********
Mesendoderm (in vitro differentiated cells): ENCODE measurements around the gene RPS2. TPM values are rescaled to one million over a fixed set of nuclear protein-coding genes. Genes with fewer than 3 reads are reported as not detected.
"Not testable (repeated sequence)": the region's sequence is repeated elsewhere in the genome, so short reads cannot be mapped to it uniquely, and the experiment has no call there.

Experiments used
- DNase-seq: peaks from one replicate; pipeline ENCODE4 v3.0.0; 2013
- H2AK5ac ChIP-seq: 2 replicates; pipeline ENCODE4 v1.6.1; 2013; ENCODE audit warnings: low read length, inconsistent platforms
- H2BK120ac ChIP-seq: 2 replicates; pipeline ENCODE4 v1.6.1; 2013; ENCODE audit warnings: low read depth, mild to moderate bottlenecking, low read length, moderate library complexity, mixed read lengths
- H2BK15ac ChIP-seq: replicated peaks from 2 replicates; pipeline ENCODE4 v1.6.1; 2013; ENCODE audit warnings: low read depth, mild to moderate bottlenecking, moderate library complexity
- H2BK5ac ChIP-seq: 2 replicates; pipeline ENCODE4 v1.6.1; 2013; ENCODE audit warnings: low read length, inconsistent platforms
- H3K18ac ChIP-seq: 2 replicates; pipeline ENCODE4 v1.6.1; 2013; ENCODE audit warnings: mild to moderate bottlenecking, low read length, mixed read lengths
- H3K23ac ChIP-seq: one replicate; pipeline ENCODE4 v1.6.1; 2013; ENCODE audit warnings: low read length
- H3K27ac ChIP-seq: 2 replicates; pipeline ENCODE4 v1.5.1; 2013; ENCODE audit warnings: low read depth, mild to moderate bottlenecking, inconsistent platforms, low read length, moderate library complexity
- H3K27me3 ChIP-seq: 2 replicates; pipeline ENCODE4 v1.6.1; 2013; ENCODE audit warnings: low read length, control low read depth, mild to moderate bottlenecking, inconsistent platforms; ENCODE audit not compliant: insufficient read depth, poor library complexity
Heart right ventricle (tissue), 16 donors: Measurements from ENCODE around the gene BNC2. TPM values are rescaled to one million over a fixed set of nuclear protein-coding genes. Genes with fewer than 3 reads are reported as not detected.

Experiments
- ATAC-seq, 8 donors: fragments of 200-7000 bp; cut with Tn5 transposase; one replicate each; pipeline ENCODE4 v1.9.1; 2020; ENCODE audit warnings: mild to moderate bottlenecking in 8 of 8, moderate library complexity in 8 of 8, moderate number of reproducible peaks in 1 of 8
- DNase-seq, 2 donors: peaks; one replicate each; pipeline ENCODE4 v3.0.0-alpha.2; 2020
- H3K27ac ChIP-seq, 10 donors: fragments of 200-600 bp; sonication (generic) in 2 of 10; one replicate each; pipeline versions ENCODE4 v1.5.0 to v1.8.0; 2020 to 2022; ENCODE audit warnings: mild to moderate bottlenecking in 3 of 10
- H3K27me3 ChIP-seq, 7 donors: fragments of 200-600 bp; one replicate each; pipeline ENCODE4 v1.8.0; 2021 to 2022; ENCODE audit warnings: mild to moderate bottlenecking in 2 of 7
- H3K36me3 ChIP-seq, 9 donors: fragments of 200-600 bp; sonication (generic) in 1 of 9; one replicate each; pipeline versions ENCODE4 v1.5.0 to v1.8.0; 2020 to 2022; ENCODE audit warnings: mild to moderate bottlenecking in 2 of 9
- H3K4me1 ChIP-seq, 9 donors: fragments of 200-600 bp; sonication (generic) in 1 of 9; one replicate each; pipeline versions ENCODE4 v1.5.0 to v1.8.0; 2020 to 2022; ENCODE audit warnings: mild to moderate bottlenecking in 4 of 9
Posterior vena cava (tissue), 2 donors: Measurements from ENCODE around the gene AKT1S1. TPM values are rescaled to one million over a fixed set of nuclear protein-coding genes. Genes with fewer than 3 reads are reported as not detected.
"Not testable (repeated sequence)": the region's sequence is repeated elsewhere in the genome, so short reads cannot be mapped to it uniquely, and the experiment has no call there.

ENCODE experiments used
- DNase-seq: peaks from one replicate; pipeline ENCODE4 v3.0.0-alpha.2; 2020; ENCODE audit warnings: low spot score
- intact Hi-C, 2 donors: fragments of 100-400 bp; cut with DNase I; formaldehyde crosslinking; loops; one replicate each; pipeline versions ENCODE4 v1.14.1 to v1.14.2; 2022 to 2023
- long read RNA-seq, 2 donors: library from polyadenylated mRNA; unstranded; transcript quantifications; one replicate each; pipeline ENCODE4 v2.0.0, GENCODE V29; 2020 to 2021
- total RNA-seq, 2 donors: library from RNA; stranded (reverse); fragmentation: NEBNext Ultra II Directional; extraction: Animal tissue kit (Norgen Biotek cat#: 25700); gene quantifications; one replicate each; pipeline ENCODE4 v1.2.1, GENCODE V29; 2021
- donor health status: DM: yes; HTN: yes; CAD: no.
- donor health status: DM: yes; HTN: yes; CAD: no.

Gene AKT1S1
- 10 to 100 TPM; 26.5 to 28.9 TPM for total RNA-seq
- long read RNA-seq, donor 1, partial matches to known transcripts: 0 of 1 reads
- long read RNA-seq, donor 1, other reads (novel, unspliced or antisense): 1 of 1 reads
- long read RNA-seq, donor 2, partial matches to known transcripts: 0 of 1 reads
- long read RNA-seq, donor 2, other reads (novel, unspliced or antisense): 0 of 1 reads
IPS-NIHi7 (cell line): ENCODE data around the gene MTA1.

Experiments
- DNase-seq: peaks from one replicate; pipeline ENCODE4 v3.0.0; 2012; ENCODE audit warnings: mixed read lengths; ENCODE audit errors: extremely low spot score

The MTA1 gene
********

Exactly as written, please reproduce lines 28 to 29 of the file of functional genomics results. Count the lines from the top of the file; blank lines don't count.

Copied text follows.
- donor health status: DM: yes; HTN: yes; CAD: no.
- donor health status: DM: yes; HTN: yes; CAD: no.